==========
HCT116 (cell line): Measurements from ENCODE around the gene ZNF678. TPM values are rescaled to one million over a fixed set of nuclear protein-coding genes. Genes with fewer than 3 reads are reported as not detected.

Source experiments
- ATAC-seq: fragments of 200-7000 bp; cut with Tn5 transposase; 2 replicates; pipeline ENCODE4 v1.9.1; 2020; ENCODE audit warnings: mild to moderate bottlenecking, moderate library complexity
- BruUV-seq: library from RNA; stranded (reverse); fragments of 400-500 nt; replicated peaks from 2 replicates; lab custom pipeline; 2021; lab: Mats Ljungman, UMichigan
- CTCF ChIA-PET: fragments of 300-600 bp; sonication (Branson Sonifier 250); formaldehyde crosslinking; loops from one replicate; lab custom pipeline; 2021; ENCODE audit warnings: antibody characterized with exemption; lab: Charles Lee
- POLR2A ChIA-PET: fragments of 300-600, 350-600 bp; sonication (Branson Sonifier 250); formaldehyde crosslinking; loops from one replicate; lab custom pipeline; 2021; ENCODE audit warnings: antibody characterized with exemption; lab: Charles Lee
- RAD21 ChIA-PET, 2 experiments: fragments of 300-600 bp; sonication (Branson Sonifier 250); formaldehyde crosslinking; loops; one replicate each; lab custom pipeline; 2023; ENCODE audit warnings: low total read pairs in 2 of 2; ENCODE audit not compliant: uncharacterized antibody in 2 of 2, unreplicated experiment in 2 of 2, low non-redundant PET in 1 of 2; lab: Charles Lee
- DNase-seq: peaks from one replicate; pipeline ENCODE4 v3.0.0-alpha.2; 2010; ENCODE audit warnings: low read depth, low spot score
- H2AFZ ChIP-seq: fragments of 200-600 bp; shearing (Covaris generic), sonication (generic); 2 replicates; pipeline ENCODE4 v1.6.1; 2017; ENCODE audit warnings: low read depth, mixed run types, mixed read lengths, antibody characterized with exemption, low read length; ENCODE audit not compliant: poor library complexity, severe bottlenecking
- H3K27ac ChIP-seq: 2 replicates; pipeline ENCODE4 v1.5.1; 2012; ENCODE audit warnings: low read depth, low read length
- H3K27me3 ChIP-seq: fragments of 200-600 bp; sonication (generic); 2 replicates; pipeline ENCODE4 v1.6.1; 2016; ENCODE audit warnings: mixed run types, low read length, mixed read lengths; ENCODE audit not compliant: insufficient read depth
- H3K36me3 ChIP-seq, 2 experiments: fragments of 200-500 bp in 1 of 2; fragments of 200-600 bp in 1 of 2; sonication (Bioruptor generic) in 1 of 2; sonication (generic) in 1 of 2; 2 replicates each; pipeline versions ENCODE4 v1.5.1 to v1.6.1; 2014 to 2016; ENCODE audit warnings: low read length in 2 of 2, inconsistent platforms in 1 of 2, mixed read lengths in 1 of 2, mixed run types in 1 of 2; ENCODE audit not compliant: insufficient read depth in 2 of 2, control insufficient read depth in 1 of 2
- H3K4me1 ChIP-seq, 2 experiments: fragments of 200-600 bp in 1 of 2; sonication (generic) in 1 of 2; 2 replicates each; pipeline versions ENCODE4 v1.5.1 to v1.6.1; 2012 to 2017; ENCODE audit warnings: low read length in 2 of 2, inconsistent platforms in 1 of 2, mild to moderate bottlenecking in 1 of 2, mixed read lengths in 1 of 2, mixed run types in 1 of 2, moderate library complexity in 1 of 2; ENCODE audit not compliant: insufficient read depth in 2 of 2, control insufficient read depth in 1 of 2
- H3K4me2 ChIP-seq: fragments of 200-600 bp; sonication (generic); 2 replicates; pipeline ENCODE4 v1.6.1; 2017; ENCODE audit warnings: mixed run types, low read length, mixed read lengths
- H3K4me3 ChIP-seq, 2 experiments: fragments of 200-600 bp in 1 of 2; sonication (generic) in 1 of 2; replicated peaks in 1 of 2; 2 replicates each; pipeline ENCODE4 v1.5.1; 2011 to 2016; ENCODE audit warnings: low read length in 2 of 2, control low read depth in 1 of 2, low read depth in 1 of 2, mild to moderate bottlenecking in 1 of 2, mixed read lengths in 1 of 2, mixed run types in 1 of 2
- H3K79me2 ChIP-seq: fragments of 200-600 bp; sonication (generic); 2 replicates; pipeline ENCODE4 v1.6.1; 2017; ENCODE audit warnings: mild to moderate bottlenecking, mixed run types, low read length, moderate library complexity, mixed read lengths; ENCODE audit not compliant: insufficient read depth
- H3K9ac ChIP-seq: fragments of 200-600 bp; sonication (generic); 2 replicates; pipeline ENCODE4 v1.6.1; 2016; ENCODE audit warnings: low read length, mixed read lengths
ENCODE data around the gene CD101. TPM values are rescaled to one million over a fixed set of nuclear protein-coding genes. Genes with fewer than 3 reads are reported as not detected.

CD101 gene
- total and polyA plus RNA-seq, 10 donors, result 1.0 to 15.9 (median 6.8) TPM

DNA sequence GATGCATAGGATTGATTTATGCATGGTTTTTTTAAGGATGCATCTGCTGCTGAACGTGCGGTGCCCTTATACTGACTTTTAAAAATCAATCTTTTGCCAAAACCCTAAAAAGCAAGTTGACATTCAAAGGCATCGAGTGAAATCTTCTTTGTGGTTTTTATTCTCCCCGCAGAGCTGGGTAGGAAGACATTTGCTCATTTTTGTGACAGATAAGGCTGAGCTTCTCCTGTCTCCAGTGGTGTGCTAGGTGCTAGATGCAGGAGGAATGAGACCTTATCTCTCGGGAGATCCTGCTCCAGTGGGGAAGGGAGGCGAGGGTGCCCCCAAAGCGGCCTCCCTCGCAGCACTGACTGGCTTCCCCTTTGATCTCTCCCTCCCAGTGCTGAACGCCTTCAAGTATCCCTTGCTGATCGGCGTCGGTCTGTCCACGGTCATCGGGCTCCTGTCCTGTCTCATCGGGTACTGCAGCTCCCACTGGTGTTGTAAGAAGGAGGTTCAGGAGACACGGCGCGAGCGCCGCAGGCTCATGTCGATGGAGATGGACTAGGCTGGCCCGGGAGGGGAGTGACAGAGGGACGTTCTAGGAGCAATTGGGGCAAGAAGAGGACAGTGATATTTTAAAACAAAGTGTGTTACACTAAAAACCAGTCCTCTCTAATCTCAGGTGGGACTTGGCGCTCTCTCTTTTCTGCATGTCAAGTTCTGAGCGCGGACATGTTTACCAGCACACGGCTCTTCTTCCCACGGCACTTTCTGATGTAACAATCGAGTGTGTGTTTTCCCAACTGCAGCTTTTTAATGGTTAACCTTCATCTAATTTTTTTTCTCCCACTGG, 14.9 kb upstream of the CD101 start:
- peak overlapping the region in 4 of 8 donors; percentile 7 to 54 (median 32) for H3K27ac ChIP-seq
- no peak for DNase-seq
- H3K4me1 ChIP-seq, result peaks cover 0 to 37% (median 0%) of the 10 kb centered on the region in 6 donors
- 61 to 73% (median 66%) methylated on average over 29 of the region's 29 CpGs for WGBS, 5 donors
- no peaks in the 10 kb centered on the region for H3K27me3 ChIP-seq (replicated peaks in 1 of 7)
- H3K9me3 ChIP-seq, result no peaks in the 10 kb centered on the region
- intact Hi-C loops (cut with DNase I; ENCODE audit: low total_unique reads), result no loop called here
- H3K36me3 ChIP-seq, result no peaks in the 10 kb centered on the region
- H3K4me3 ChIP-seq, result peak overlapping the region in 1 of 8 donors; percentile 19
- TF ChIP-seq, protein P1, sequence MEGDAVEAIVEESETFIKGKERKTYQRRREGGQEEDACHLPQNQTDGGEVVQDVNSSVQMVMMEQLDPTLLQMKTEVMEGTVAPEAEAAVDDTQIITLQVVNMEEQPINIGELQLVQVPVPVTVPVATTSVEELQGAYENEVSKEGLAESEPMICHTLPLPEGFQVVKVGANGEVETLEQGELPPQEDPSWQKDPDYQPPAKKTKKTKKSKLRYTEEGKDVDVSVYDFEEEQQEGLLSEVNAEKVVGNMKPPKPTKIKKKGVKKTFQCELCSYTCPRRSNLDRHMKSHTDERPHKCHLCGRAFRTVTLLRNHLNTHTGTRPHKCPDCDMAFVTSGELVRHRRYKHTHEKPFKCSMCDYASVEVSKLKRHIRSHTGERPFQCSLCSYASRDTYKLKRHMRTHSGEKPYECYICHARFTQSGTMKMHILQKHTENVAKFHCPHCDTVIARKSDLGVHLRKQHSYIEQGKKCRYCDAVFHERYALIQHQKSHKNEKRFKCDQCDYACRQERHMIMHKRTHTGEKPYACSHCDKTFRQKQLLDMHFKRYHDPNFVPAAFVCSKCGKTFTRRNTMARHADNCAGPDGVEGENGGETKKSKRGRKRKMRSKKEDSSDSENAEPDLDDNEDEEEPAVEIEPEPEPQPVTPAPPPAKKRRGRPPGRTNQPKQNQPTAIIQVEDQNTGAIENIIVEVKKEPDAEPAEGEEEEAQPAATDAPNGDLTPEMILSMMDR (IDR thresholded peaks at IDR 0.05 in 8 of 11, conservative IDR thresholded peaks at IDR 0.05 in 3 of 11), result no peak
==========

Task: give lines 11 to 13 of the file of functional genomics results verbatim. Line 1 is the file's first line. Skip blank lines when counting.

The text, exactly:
- H3K27me3 ChIP-seq: fragments of 200-600 bp; sonication (generic); 2 replicates; pipeline ENCODE4 v1.6.1; 2016; ENCODE audit warnings: mixed run types, low read length, mixed read lengths; ENCODE audit not compliant: insufficient read depth
- H3K36me3 ChIP-seq, 2 experiments: fragments of 200-500 bp in 1 of 2; fragments of 200-600 bp in 1 of 2; sonication (Bioruptor generic) in 1 of 2; sonication (generic) in 1 of 2; 2 replicates each; pipeline versions ENCODE4 v1.5.1 to v1.6.1; 2014 to 2016; ENCODE audit warnings: low read length in 2 of 2, inconsistent platforms in 1 of 2, mixed read lengths in 1 of 2, mixed run types in 1 of 2; ENCODE audit not compliant: insufficient read depth in 2 of 2, control insufficient read depth in 1 of 2
- H3K4me1 ChIP-seq, 2 experiments: fragments of 200-600 bp in 1 of 2; sonication (generic) in 1 of 2; 2 replicates each; pipeline versions ENCODE4 v1.5.1 to v1.6.1; 2012 to 2017; ENCODE audit warnings: low read length in 2 of 2, inconsistent platforms in 1 of 2, mild to moderate bottlenecking in 1 of 2, mixed read lengths in 1 of 2, mixed run types in 1 of 2, moderate library complexity in 1 of 2; ENCODE audit not compliant: insufficient read depth in 2 of 2, control insufficient read depth in 1 of 2